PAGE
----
Perhaps Musk’s most ambitious SpaceX project, Starship, is being developed at a new facility he is constructing along the Gulf Coast of Texas at Boca Chica.  Musk would like to acquire enough property to turn Boca Chica into ‘Star City’.  This modern day version of the Cape Canaveral space launch facility in Florida (the home to the majority of his Falcon 9 rocket launches and booster recoveries), was originally designed to be the primary Falcon 9 launch site.  In 2018, SpaceX announced the site would instead be used exclusively for the manufacturing, testing, and launch support of the Starship program.  The Starship upper stage is currently undergoing flight testing to perfect the maneuvers it will need to land vertically on return from orbit.  When mated with the Super Heavy booster, it will be capable of hurling large payloads into Earth orbit.  Musk sees this workhorse vehicle as mankind’s ticket to colonizing Mars.  SpaceX has also been picked to develop the next generation of Moon lander for NASA although the decision is currently under review. 

      SpaceX wants their vehicle to be the one humankind uses to expand into a multi-planet species.  The contract for the next generation Moon lander will no doubt aid the SpaceX vision of getting to the Red Planet.  Musk would like to see this Buck Rogers like scenario happen sooner than later while some of his detractors think his aim is a little, ahem, too high.  Other ‘negative Nellies’ opined SpaceX would have gone bust by now.  Maybe Musk will end up to be the richest man on two planets.

     Now that a cottage industry of ‘SpaceX surveillance’ has sprung up around the Boca Chica  facility, one can tune in to a number of sources to keep an eye on their progress.  Unlike the days when I had to wait for the big three TV networks to cover an actual launch, one can take 15 to 25 minute guided tours to monitor daily developments on any computer or phone.  Multiple contributors to the space news site have invested hundreds of thousands of dollars in cameras and streaming rigs to provide this 24/7 coverage which is viewed by millions worldwide.  They aren’t salaried employees, but a few are making a decent living providing content to these sponsored sites.  Los Angeles based photographer Jack Beyer and a local Boca Chica woman named Mary (whose handle is BocaChicaGal) monitor activity at the site using a combination of personal recording devices or remote webcams.  Their daily postings are edited to include subtitles describing the day to day activities during the construction of both the vehicles and the launch-landing site.  The sheer size of the cranes and transporters used to manipulate the Starship, Super Heavy Booster, and Ground Service Equipment (GSE) components can only be described as ‘tinker toys on steroids’.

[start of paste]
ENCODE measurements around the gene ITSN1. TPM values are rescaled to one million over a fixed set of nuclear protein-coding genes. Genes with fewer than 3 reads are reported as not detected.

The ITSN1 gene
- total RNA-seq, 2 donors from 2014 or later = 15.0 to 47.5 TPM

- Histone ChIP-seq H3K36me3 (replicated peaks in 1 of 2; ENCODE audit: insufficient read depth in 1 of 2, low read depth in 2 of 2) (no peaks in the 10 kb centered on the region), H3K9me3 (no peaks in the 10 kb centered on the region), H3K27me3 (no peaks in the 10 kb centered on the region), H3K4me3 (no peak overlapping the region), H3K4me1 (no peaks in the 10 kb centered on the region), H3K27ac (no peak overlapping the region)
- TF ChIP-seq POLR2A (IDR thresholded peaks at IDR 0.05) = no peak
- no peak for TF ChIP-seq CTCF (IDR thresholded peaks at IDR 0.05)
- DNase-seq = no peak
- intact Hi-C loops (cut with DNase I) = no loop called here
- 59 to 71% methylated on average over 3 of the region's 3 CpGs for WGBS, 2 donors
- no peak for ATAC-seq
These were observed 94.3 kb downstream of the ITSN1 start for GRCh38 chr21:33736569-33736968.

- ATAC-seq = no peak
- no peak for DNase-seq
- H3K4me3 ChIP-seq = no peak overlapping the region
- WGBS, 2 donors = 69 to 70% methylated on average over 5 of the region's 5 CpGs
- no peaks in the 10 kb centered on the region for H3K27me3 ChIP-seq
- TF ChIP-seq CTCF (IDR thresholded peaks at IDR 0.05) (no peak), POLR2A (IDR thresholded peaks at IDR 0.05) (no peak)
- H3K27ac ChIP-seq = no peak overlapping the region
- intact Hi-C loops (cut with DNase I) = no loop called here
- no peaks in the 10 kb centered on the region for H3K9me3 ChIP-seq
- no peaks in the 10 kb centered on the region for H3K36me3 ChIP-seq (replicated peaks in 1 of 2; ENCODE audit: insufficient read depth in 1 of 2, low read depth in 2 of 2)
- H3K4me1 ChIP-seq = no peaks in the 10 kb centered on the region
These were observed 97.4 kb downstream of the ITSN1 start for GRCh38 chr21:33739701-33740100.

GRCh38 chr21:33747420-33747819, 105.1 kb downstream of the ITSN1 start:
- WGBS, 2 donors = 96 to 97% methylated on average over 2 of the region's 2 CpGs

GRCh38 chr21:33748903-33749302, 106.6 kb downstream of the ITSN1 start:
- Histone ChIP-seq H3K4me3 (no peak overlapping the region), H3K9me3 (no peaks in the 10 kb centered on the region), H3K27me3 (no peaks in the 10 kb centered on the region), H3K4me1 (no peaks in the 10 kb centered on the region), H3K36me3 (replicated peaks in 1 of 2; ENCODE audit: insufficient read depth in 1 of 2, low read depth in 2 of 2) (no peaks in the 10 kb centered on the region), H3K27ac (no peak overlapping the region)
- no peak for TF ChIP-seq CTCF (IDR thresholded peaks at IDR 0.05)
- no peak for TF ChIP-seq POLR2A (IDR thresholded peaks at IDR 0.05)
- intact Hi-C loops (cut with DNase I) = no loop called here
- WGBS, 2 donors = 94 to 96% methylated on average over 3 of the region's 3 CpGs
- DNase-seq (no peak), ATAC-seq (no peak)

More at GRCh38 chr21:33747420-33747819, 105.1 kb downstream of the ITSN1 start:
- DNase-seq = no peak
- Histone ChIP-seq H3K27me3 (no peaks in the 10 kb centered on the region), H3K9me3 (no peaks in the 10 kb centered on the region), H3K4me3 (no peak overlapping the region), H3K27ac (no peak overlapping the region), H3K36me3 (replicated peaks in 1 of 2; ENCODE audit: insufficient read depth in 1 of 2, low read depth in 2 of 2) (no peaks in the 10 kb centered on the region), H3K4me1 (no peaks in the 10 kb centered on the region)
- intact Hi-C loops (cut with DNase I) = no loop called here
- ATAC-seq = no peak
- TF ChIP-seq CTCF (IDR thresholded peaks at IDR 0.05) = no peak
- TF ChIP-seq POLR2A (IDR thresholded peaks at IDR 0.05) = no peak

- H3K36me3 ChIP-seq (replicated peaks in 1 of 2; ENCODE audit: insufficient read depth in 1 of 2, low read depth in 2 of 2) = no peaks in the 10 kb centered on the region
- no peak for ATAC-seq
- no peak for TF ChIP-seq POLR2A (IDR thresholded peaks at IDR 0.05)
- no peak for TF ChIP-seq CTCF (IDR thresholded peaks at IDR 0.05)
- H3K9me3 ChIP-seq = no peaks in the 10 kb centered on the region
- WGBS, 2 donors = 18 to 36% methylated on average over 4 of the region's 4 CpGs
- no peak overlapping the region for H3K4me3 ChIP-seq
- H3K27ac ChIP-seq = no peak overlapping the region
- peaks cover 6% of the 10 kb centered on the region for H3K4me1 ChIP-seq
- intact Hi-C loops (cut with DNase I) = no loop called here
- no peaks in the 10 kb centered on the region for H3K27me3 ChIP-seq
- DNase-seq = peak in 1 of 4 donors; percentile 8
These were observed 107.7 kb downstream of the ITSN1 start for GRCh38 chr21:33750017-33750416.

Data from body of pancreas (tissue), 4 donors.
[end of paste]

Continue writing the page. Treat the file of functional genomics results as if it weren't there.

The first six mile high ‘hops’ taken by Starship have not ended well, but Musk knew from the beginning SpaceX would break some eggs on the way to making their omelet.  As this is being written, SN15 (Spaceship Serial Number 15) is on the suborbital launch stand waiting for its test flight*.  Improvements in the ship design led SpaceX to scrape the SN 12-14 models, thus making SN11’s March 30, 2021 the most recent test flight.   SN11 followed a now familiar script as it ascended using three powerful Raptor engines that were shut down one at a time as it neared the highest altitude of the flight.  It pitched over to glide back toward Earth using front and aft ‘flaps’ to keep it aligned as it descended.  During the relight of the two engines needed to flip it into a vertical landing mode, it malfunctioned and exploded above the landing pad.  The test was conducted on a foggy morning and the remote cameras only recorded a bright flash above the site and a rain of debris.  Luckily, no major damage was done to the site.

     SN10 succeeded in making a vertical landing, but it touched down a little too hard.  The subsequent damage and engine compartment fire caused a RUD event (a Rapid Unscheduled Disassembly) a few minutes after the engine shutdown.  Both SN9 and SN8 performed their pre-landing flip maneuvers but their speed was too great and both landed in spectacular RUD fireballs.  Musk assures all they are learning what they need to from the data on these test flights and he is fully convinced that the Starship will eventually be as reliable as the Falcon 9 rockets have proven to be.  *The launch and landing of SN15 on May 5 was the most successful to date.  Cloud cover and intermittent webcam dropouts were annoying for the viewers watching online, but the ship did manage the flip and landing sequence without any apparent problems.  Okay, there was the fire that erupted at the base of the Starship as it sat on the landing pad, but it was extinguished and did not end in a RUD event like SN10.

     What motivates Jack Beyer to spend the time and money he does to contribute to  According to Beyer, “I really do believe, not to sound like I have drunk the Kool-aid or anything, but, like, I really do believe that what we are witnessing right now is history in the making. Ten, twenty, thirty years from now, people will look back at this moment in history in the same way that we look back at the beginning of Apollo or the Gemini era.”  Musk is fine with others prospering as they chronicle his efforts.  Elon himself does not spend any money on advertising his company but has mentioned that he often checks out the various feeds when he is not physically at the facility.  Like Beyer, Everyday Astronaut founder Tim Dodd has built a loyal following and funds his efforts through subscriptions and donations from Patreon supporters.